Particles 2: Emitters and tools

Hey! You have 6 minutes? That’s what you need to see what’s going on here! 

Boss has been lashing me restless for days because I forgot to mention one of the most important things about particle systems and effects in the first post of  my particle series: emitters! We’re fixing this right now! I don’t want to be punished for this error anymore T_T

Particle emitters! Because it is high time

In the first particle’s post I explained a bit about particles life, a basic particle engine design and how particle effects works for dummies, but I miss to explain where the particles comes from!

Every particle system has an emitter and there is where particles are born. Emitters can be a point, a plane or even a 3D object, and particles can be created at the edges, the vertices or even the faces of them. In a pure 2D scenario an emitter can have 1 or 2 dimensions (well, that’s obvious xD).

Once a particle has been created, always from some point at the emitter surface (or inside the emitter in 3D scenarios), it will move, jump, shine or whatever it’s meant for, then it’ll die after a while, at the same time more particles are being created at the emitter, ready to complete their tasks.

particle emitter example

particle emitter example

Tools to create something awesome

Creating the particle engine, each particle and their behavior was our first approach, but sometimes these kinds of effects can become more and more complicated. Fear nothing! There are lots of tools to make the process easier, like these:

For this example I’m using Blender to create some examples. It’s a powerful tool and it’s free!

First particle example

For this first example, I’m creating a basic plane as emitter over the base floor of blender.

As first step, do a right click over the basic cube and push del button to remove it. Then, use the Add to create a Mesh->Plane and select the object button in the right panel to display the Transform options to set them as shown below.

basic particles step 1
basic particles step 1

 Now there is a plane, and the next step is adding a material to it. Click in the material data while the plane is selected and click on the New button. Set the material type to halo with the following values:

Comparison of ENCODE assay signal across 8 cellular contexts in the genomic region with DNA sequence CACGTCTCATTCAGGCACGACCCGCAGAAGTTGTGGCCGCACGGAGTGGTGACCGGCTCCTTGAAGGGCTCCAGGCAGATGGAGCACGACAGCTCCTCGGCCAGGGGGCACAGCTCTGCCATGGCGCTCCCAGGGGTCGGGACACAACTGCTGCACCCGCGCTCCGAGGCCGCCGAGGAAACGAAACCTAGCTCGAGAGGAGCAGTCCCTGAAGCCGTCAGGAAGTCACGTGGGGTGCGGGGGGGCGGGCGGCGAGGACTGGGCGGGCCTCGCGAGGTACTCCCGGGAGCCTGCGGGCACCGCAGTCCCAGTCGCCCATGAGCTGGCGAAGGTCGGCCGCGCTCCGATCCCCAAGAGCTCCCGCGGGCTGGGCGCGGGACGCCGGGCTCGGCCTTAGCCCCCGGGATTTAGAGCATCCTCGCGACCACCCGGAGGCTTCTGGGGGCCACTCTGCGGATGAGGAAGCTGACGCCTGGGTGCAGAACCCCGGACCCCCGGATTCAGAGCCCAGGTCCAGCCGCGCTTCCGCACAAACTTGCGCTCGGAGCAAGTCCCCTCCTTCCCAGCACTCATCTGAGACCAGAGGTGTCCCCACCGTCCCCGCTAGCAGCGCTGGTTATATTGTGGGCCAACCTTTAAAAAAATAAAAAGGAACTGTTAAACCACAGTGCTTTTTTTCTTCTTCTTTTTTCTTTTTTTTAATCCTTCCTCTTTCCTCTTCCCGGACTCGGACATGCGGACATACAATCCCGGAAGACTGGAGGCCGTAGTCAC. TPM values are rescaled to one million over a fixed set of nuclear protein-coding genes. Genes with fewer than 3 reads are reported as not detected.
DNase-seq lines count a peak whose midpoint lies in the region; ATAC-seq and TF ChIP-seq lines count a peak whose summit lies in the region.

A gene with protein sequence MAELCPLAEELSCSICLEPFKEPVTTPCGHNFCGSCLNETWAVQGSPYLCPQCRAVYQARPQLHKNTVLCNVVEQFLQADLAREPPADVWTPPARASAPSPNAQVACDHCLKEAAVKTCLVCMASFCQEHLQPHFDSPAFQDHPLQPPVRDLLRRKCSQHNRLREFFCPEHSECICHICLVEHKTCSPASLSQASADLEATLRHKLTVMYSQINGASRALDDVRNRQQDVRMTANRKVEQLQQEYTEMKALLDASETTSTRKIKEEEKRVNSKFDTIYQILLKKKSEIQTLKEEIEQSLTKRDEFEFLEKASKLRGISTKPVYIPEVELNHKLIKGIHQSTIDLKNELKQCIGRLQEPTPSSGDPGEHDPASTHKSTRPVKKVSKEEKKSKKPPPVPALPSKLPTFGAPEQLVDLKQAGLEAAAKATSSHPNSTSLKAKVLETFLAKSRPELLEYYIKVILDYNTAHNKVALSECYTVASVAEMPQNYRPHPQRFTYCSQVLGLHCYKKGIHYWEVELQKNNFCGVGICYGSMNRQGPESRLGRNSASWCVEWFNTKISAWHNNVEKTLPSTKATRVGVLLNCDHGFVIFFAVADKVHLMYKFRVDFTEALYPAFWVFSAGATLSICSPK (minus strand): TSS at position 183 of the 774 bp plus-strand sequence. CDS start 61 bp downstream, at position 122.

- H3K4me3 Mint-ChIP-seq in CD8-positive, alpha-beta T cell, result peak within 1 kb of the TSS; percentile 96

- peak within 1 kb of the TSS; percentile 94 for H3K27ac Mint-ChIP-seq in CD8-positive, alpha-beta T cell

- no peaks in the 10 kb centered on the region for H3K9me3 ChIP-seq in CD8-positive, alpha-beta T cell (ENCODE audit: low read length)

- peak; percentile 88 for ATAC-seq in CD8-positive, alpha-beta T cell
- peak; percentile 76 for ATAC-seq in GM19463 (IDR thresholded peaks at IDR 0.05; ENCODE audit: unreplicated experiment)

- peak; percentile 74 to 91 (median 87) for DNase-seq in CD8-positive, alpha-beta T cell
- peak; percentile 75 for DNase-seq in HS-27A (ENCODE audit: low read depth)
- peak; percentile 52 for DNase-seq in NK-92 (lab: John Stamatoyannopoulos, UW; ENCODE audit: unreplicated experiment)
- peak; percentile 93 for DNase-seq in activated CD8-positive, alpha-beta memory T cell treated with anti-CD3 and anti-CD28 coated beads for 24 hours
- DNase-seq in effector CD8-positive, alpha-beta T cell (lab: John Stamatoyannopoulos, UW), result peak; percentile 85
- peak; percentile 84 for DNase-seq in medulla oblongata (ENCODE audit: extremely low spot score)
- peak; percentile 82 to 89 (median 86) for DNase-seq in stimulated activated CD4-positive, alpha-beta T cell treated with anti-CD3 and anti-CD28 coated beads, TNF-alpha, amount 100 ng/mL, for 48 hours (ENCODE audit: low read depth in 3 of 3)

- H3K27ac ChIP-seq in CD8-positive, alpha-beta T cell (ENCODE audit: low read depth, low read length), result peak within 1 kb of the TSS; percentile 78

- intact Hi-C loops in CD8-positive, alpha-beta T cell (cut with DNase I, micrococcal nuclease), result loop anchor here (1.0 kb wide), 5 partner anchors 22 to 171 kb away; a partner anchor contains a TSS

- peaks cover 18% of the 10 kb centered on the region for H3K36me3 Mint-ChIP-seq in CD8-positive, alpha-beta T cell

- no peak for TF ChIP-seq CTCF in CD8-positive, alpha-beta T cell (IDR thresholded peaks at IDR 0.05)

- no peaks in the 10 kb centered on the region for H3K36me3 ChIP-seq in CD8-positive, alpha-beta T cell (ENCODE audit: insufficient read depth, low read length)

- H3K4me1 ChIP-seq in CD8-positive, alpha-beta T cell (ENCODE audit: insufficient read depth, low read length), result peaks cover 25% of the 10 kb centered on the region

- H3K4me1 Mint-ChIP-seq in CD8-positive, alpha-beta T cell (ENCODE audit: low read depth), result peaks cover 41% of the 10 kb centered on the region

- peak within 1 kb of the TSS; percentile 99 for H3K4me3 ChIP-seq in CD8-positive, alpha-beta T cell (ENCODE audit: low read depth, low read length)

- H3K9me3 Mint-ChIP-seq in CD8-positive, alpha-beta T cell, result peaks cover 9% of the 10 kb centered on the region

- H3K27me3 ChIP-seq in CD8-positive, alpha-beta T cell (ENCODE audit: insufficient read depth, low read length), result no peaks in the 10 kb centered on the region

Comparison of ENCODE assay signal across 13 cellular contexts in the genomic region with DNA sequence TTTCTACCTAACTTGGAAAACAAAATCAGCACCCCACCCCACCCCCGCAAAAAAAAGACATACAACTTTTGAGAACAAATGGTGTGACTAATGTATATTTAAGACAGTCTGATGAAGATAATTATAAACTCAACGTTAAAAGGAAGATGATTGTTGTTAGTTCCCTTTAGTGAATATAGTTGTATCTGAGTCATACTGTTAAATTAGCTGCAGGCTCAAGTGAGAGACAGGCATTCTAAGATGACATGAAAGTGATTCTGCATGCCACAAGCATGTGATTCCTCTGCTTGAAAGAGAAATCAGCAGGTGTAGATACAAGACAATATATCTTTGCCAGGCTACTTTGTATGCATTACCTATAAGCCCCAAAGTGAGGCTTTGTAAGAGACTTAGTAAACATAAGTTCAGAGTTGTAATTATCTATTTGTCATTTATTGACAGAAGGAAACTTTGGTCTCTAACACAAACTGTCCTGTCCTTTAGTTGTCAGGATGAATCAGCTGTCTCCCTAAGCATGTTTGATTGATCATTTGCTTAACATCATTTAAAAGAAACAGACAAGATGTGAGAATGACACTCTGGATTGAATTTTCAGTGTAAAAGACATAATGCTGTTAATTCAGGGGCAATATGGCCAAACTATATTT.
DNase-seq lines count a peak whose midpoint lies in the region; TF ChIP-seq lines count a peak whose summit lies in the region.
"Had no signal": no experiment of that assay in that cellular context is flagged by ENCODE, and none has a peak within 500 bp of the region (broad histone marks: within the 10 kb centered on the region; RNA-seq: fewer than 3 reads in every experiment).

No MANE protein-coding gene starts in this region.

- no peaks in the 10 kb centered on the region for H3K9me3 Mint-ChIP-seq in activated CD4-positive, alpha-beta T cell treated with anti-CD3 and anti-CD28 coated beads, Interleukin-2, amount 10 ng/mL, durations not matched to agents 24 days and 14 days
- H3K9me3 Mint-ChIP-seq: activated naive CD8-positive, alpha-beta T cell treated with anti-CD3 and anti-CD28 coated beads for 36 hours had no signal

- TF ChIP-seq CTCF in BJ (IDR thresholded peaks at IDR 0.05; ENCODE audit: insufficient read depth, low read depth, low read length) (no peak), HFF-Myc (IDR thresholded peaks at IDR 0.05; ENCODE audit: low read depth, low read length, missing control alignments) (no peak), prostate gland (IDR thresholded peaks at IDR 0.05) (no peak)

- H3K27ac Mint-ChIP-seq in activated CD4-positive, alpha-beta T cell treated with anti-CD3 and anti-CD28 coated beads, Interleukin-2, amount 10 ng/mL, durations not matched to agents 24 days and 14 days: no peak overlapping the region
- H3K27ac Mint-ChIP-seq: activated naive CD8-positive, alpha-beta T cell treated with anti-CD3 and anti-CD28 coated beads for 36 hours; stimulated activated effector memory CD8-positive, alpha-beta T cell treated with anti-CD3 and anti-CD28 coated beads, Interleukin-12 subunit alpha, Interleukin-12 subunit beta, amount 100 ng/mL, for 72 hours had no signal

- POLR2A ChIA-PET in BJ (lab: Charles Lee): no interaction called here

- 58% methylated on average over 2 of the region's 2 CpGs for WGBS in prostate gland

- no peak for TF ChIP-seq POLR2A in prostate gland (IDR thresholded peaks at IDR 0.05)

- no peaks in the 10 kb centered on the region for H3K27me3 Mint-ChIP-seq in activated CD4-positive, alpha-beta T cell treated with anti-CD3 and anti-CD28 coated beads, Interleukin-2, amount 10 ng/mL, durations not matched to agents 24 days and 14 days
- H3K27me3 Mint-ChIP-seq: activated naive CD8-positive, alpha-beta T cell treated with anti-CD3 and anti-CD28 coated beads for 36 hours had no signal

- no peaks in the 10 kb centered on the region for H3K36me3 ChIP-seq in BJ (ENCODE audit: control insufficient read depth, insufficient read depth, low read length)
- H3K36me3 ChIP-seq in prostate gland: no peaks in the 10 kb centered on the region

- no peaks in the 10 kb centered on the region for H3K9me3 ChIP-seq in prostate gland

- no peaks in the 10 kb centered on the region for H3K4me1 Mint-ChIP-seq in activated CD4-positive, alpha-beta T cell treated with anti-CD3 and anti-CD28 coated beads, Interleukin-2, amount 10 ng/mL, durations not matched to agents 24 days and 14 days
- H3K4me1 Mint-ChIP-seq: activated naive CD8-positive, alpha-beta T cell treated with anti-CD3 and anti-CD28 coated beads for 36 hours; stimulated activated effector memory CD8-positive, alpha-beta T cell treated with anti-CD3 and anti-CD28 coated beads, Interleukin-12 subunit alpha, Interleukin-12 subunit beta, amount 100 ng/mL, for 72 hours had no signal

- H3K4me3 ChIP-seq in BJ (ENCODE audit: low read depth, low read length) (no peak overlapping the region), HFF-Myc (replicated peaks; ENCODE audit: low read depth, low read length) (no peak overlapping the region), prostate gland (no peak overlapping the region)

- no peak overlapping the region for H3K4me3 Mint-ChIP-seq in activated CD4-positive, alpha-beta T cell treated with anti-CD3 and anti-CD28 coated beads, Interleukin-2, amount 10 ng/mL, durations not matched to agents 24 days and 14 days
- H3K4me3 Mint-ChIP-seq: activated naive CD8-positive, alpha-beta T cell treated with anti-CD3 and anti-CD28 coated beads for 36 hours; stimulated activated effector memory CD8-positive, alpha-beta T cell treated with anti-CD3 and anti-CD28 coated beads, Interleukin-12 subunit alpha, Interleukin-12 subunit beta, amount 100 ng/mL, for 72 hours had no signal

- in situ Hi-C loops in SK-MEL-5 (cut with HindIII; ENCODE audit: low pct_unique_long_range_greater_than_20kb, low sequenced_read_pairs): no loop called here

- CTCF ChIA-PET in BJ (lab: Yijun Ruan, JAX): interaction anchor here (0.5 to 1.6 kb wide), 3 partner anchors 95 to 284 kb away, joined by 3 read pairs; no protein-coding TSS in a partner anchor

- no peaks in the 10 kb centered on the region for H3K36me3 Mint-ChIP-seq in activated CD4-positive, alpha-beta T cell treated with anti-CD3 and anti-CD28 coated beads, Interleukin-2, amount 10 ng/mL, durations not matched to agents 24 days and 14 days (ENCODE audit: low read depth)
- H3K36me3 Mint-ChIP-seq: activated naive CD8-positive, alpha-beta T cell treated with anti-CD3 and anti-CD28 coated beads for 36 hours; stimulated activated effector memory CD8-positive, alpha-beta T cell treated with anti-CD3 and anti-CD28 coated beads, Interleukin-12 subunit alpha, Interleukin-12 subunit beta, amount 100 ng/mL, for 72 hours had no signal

basic particles step 2

basic particles step 2

The next step is similar, but now it’s time to add particles to the emitter. With the plane selected, click on the particle button on the right panel (properties panel), then on new, and set the following settings:

basic particles step 3

basic particles step 3

The next picture shows how this first example looks with my settings. Of course, you can play with all those settings to see how it works… even more, you should change and play with everything!

 

basic particles preview

basic particles preview

Now push ctrl+F12 to see how it actually looks.

basic particles result

basic particles result

Creating fire (or something similar in a few steps)

After the fastest crash course over particles in blender ever, I’m aiming to show how to create keyframes animation using blender, in this case with particles. At the bottom of the blender interface, by default, there is the timeline panel with every frame of the current project, which are selectable to see how actually looks at some point. With a frame selected, moving the mouse over a property at the properties panel (the right one by default) and pushing “i” key creates a new keyframe for that attribute at the selected frame. In other words, now the attribute can be changed at the selected frame and will interpolate from the starting value or other keyframes to create an animation.

particles fire animation

particles fire animation

Almost every attribute for every object can be animated like this, creating infinite possibilities to animate the particle system (or generally any blender object).

For the next one I’m using 3 keyframes at frames 0, 20, 100 for material alpha and size, giving high values for the frame 20 and lower values to frames 0 and 100. I’m adding texture to particle and a fluid physics with negative speed to let the particles move from the bottom to the upper side. This is the result of some experiments using the properties panel and a more complex emitter aiming for an effect similar to fire (well, I think is close enough XD)

Fire particle effect

Fire particle effect

Snowing over an angry cat

This is the end for now about particles. Play with all those tools out there! It’s so funny change an attribute and see how every particle moves like crazy suddenly, or how eventually it works and  the effect renders how you created it in your mind. That’s what I did for my last try; I feel happy about how it finally looks, but Boss doesn’t seems so amused

particles snow effect

particles snow effect

Thanks everyone who reached the end of this post. We’ll be very glad if someone find this of some use!

See you soon!

 

One thought on “Particles 2: Emitters and tools

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